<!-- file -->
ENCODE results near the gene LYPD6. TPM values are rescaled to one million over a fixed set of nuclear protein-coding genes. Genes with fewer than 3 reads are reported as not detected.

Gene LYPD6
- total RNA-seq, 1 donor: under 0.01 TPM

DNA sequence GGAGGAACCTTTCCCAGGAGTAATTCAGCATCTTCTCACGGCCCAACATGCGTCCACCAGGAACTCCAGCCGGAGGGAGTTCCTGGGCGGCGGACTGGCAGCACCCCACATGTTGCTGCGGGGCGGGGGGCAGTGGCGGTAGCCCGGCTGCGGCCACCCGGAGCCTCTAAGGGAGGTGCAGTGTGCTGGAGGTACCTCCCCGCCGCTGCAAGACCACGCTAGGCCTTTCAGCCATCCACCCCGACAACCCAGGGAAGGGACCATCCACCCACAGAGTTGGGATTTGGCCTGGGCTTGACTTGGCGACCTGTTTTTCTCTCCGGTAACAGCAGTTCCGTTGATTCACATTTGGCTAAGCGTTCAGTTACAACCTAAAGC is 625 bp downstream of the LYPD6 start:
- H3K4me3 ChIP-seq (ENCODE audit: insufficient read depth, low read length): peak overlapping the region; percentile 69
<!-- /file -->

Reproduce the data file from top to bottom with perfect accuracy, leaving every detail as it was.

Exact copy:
ENCODE results near the gene LYPD6. TPM values are rescaled to one million over a fixed set of nuclear protein-coding genes. Genes with fewer than 3 reads are reported as not detected.

Gene LYPD6
- total RNA-seq, 1 donor: under 0.01 TPM

DNA sequence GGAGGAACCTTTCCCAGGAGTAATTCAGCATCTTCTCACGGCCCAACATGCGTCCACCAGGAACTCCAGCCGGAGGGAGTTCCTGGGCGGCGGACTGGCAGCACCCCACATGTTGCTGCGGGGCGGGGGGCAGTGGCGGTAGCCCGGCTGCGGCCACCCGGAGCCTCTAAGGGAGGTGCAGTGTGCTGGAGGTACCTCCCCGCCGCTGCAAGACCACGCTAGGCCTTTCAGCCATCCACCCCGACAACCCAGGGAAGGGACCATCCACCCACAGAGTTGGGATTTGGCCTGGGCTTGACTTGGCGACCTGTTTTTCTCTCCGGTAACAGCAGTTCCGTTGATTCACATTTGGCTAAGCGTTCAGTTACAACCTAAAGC is 625 bp downstream of the LYPD6 start:
- H3K4me3 ChIP-seq (ENCODE audit: insufficient read depth, low read length): peak overlapping the region; percentile 69